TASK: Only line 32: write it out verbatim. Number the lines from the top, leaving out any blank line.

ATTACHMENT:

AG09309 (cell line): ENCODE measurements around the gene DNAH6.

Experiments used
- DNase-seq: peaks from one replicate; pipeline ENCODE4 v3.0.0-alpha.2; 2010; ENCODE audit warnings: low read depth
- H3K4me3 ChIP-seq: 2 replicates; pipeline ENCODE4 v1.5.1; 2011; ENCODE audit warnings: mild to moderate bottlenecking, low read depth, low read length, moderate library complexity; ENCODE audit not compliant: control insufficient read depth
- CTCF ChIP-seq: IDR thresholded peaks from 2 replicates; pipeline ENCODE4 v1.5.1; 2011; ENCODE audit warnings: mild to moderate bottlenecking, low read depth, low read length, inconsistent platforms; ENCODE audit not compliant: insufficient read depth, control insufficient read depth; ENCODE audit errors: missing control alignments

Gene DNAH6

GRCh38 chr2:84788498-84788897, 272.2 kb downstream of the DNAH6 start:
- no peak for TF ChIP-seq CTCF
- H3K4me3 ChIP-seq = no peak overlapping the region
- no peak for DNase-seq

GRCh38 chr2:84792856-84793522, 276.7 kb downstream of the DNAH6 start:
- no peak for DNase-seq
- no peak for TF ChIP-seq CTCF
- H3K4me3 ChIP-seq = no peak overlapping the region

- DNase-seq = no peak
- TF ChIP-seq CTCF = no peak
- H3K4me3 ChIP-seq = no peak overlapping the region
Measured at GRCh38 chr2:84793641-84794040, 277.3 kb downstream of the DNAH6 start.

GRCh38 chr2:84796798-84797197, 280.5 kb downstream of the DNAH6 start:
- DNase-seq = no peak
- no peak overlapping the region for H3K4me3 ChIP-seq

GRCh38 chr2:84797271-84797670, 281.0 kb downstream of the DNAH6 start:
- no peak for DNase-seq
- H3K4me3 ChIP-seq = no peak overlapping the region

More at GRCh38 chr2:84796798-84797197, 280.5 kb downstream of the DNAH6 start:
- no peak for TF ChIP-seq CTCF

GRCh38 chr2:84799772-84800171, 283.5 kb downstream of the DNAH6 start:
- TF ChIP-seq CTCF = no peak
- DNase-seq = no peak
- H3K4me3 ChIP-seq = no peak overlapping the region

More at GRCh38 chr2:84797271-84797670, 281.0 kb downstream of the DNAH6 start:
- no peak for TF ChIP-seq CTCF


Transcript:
- no peak for TF ChIP-seq CTCF